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Article summary:

1. The recent copyright infringement case against Robin Thicke and Pharrell Williams for their song "Blurred Lines" may not be as clear-cut as it seems.

2. Forensic analysis of the songs suggests that they are not as similar as claimed by the Gaye family, who argued that "Blurred Lines" was a musical clone of Marvin Gaye's "Got to Give It Up."

3. Mash-ups used as evidence in the case may not be reliable, as our brains are trained to seek similarities and decisions made by the masher-upper are subjective.

Article analysis:

The article titled "Forensic analysis finds ‘Blurred Lines’ case not so clear" discusses the copyright infringement lawsuit against Robin Thicke and Pharrell Williams for their song "Blurred Lines." The author argues that a forensic analysis of the songs suggests that they are not as similar as claimed in the lawsuit. However, upon closer examination, there are several potential biases and shortcomings in the article.

Firstly, the article introduces the author and her previous work at Science News, which may suggest a bias towards supporting scientific analysis over legal judgments. This bias could influence the author's interpretation of the forensic analysis and downplay the significance of the jury's verdict.

Secondly, while the article mentions that musicologists testifying for the Gaye family identified eight "substantial similarities" between the songs, it does not provide any evidence or analysis to support their claims. Without this evidence, it is difficult to assess whether these similarities were significant enough to constitute copyright infringement.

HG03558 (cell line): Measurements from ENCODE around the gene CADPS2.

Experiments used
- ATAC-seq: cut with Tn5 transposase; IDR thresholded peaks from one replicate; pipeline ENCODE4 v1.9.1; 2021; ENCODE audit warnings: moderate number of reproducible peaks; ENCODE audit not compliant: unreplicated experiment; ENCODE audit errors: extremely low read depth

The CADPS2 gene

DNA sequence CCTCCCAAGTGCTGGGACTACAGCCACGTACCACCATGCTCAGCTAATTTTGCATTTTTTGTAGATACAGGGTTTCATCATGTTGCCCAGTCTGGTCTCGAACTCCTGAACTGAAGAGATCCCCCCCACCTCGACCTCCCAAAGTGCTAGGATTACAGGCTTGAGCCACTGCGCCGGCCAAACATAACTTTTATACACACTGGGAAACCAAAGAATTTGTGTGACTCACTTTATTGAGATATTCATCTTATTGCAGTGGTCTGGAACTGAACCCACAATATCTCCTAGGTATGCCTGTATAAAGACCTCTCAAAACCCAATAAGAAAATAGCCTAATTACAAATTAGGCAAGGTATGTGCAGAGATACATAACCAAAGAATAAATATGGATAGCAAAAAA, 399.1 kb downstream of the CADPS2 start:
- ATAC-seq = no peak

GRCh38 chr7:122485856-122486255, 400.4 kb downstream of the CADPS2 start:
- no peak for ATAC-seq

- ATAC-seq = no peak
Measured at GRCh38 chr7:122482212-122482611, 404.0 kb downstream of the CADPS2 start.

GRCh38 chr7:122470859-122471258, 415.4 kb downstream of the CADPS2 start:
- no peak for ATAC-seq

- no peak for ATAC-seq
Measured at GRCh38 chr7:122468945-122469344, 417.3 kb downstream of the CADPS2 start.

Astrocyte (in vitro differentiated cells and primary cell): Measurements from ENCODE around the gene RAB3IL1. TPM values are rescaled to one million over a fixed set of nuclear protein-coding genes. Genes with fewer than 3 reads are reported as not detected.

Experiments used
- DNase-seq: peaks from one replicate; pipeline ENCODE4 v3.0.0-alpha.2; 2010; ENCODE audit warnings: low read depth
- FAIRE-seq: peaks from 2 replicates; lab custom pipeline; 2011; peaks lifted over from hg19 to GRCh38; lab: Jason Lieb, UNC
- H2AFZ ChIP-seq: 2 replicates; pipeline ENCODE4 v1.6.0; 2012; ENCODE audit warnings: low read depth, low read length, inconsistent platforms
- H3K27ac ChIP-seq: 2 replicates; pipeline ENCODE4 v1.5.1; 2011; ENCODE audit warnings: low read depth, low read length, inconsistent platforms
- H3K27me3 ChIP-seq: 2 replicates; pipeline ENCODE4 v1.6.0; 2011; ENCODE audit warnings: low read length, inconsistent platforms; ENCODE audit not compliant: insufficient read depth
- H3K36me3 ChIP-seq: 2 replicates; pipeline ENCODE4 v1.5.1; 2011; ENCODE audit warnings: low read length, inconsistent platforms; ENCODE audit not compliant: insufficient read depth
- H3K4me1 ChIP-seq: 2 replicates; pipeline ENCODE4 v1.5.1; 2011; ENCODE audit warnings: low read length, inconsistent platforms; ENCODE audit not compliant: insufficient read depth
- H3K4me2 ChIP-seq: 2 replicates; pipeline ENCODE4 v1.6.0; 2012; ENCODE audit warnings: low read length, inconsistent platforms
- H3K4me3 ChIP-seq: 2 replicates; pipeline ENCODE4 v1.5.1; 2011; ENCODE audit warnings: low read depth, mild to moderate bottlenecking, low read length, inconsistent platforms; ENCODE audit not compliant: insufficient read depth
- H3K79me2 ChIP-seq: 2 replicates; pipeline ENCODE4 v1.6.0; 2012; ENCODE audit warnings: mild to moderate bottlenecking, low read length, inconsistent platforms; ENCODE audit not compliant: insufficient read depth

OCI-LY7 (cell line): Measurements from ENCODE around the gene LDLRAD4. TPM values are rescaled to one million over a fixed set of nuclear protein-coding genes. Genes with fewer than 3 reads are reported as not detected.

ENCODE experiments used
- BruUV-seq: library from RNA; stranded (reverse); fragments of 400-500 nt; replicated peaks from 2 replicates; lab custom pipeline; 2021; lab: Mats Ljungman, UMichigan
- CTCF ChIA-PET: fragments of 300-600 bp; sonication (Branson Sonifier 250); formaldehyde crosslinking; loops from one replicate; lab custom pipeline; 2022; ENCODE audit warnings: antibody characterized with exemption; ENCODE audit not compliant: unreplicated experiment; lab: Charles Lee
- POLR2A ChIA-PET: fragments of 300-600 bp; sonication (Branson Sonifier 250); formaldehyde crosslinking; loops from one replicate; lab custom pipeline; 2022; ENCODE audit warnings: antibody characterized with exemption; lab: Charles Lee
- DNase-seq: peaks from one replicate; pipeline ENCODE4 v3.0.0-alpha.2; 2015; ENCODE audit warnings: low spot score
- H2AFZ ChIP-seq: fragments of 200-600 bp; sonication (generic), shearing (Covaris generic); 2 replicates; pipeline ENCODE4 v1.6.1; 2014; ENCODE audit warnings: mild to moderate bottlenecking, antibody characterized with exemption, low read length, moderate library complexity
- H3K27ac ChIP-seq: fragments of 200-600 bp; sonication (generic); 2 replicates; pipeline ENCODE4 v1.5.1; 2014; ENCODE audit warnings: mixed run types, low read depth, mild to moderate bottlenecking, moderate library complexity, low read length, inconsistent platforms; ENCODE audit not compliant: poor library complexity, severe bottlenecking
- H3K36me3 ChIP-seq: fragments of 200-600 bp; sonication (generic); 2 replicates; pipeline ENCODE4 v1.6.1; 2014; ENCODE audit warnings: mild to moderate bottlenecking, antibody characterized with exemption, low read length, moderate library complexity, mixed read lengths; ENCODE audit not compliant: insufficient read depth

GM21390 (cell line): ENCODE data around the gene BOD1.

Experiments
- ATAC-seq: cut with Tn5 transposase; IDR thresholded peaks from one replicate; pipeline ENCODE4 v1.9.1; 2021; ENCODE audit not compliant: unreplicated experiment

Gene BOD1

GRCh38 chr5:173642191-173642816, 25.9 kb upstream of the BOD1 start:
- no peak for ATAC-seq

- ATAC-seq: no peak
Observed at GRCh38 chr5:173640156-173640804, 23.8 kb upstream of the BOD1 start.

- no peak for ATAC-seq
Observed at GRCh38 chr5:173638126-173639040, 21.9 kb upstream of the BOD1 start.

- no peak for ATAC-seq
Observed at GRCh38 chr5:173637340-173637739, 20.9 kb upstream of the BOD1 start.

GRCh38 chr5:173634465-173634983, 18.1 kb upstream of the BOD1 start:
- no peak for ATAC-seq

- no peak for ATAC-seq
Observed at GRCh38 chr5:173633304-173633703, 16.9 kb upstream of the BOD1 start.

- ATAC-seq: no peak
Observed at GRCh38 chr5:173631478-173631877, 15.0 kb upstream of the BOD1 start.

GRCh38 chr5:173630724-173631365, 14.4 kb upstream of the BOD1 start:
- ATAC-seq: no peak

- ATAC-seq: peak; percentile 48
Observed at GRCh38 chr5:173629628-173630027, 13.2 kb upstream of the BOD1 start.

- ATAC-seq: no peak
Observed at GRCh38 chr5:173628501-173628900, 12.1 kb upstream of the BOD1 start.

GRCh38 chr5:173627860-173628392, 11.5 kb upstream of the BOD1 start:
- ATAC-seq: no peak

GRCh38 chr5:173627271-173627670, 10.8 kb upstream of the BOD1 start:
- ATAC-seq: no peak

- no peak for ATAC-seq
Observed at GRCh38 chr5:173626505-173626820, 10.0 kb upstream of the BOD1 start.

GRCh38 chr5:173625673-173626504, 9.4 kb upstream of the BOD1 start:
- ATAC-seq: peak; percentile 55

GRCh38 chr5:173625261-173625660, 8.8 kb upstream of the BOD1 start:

Additionally, the article dismisses mash-ups as a valid form of evidence in copyright cases. It argues that our brains are trained to seek similarities and that decisions made by mash-up creators are subjective. However, this argument overlooks the fact that mash-ups can be used to highlight specific similarities between songs and provide a basis for comparison.

Furthermore, the article relies heavily on an analysis by musicologist Joe Bennett to support its argument that "Blurred Lines" and "Got to Give It Up" are very different songs. While Bennett's analysis may be valuable, it is important to note that he was not involved in the lawsuit and his opinion may be biased or incomplete. The article does not provide any counterarguments or alternative analyses from experts who supported the Gaye family's claims.

Moreover, there is no discussion of potential risks or consequences of ruling in favor of Thicke and Williams. The article focuses solely on criticizing the jury's verdict without considering how it may impact future copyright cases or artistic expression.

Overall, the article presents a one-sided view of the "Blurred Lines" case, downplaying the significance of the jury's verdict and relying on limited evidence to support its claims. It fails to provide a balanced analysis of the arguments and evidence presented in the lawsuit.